The graph below is one of transistor count, not die size. Inevitably, on the same manufacturing process, a significantly higher transistor count translates into a larger die size. But for the purposes of this article, all I need to show you is a representation of transistor count.

See that big circle on the right? That's Fermi. NVIDIA's next-generation architecture.

NVIDIA astonished us with GT200 tipping the scales at 1.4 billion transistors. Fermi is more than twice that at 3 billion. And literally, that's what Fermi is - more than twice a GT200.

At the high level the specs are simple. Fermi has a 384-bit GDDR5 memory interface and 512 cores. That's more than twice the processing power of GT200 but, just like RV870 (Cypress), it's not twice the memory bandwidth.

The architecture goes much further than that, but NVIDIA believes that AMD has shown its cards (literally) and is very confident that Fermi will be faster. The questions are at what price and when.

The price is a valid concern. Fermi is a 40nm GPU just like RV870 but it has a 40% higher transistor count. Both are built at TSMC, so you can expect that Fermi will cost NVIDIA more to make than ATI's Radeon HD 5870.

Then timing is just as valid, because while Fermi currently exists on paper, it's not a product yet. Fermi is late. Clock speeds, configurations and price points have yet to be finalized. NVIDIA just recently got working chips back and it's going to be at least two months before I see the first samples. Widespread availability won't be until at least Q1 2010.

I asked two people at NVIDIA why Fermi is late; NVIDIA's VP of Product Marketing, Ujesh Desai and NVIDIA's VP of GPU Engineering, Jonah Alben. Ujesh responded: because designing GPUs this big is "fucking hard".

Jonah elaborated, as I will attempt to do here today.

A Different Sort of Launch
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  • Voo - Saturday, October 3, 2009 - link

    You may overseen it, but there was a edit by an administrator to one of his posts which did exactly what you want ;)
  • james jwb - Sunday, October 4, 2009 - link

    that's good to hear :)
  • Hxx - Friday, October 2, 2009 - link

    By the looks of it, Nvidia doesn't have much going on for this year. If they loose the DX11 boat against ATI then I will pity their stockholders. About the only thing that makes those green cards attractive is their Physics spiel. Now if ATI would hurry up and do somethin with that Havoc, then dark days will await Nvidia. One way or the other, its a win-win for the consumer. I just wish their AMD division would fare just as well against intel.
  • Zool - Friday, October 2, 2009 - link

    I dont wont to be too pesimistic but availability in Q1 2010 is lame late. Windows 7 will come out soon so people will surely want to upgrade to dx11 till christmas. Also OEM market which is actualy the most profitable. Dell, HP and others will hawe windows 7 systems and they will of course need dx11 cards till christmas.(amd will hawe hopefully all models out till that time)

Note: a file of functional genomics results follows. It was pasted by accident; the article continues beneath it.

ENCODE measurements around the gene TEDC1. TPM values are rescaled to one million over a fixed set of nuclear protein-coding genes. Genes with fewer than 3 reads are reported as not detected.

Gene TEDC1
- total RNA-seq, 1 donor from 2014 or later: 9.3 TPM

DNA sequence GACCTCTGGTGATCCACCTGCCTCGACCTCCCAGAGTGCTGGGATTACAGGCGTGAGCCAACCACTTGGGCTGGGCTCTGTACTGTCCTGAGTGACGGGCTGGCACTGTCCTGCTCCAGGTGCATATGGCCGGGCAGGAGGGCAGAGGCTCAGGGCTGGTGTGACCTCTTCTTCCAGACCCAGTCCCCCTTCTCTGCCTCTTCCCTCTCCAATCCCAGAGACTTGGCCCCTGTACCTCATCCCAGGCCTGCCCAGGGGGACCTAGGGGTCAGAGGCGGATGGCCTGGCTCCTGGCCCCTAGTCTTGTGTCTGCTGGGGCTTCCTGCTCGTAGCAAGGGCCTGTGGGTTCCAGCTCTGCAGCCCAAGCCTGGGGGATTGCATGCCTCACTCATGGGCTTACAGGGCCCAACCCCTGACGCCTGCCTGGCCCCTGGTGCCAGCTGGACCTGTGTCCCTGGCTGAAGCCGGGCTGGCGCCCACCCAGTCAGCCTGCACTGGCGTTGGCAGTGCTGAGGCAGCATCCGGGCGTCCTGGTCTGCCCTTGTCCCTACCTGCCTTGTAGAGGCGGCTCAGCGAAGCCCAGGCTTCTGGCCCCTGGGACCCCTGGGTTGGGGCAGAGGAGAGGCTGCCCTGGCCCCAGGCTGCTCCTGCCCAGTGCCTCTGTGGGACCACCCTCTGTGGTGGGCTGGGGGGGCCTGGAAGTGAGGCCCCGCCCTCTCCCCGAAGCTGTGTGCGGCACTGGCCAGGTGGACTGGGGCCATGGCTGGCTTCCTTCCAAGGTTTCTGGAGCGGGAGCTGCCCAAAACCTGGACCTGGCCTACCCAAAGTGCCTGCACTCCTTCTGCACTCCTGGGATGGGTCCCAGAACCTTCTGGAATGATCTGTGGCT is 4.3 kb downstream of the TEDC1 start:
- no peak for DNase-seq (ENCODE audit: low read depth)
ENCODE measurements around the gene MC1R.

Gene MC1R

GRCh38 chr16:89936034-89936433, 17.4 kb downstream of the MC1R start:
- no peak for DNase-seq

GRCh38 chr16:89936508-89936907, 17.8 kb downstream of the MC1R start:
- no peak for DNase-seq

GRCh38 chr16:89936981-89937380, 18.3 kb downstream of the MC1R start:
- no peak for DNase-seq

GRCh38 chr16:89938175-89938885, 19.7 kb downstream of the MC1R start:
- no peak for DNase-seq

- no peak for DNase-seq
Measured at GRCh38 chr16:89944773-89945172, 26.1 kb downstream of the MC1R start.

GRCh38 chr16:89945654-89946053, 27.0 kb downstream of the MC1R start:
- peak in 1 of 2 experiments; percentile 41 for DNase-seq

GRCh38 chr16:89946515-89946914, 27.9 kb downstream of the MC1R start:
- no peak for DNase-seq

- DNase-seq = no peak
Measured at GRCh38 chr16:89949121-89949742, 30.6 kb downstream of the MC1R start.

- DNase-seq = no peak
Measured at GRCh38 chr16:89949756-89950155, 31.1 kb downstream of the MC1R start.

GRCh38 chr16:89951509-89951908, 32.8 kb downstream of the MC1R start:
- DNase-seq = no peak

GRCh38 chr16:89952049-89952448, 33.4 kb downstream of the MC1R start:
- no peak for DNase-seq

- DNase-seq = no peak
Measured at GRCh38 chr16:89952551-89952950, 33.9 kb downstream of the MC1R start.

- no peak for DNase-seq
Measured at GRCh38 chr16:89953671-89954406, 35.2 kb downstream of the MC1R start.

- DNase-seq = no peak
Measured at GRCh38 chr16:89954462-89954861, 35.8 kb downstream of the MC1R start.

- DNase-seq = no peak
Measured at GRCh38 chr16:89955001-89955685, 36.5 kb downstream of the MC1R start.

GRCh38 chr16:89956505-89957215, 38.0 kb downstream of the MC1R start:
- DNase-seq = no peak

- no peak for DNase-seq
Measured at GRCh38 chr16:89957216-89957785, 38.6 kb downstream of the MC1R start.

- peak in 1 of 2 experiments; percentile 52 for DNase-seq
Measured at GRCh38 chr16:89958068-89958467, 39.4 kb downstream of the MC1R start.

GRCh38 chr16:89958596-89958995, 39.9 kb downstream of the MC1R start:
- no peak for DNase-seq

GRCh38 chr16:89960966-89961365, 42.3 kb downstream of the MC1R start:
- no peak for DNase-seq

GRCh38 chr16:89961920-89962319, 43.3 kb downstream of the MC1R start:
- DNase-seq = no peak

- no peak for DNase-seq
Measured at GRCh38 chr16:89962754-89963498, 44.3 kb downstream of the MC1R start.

Than of course dx11 games that will come out in future can be optimized for radeon 5K now while for gt300 we dont even know the graphic specs and the only working silicon dont even resemble to a card.
    Very bad timing for nvidia this time that will give amd a huge advantage.
  • Zool - Friday, October 2, 2009 - link

    Actualy this could hapen if u merge a super gpgpu tesla card and a GPU and want to sell it as one("because designing GPUs this big is "fucking hard"). Average people (maybe 95% of all) dont even know what Megabyte or bit is not even GPGPU. They will want to buy a graphic card not cuda card.
    If amd and microsoft will make heawy DX11 pr than even the rest of nvidias gpus wont sell.
  • PorscheRacer - Friday, October 2, 2009 - link

    As with anything hardware, you need the killer software to have consumers want it. DX11 is out now, so we have Windows 7 (which most people are taking a liking to, even gamers) and you have a few upcoming games that people look to be interested in. For GPGPU and all that, well... What do we have as a seriously awesome application that consumers want and feel they need to go out and buy a GPU for? Some do that for F@H and the like, and a few for transcoding video, but what else is there? Until we see that, it's going to be ahrd to convince consumers to buy that GPU. As it is, most feel IGP is good enough for them...
  • PorscheRacer - Friday, October 2, 2009 - link

    Actually, thinking about this... Maybe if they were able to put a small portion of this into IGP, and include some good software with it, maybe the average consumer could see the benefits easier and quicker and be inclined to go for that step up to a dedicated GPU?
  • RXR - Friday, October 2, 2009 - link

    DocSilicon, you are one funny as hell mental patient to be!. I really hope you dont get banned. You just made reading the comments a whole lot more fun. Plus, it's win win. You get to satisfy your need to go completely postal at everyone, and we get a funny sideshow.

  • - Friday, October 2, 2009 - link

    Great words but nothing behind! Fermis is Nvidias Prescott or should I say much like the last Voodoo chip that never really appeared on the market? Too many transistors are not good ...
  • ioannis - Friday, October 2, 2009 - link

    Although the Star Trek TNG reference is ok, 'Nexus' should have been accompanied by a Blade Runner reference instead, Nexus-6 :)

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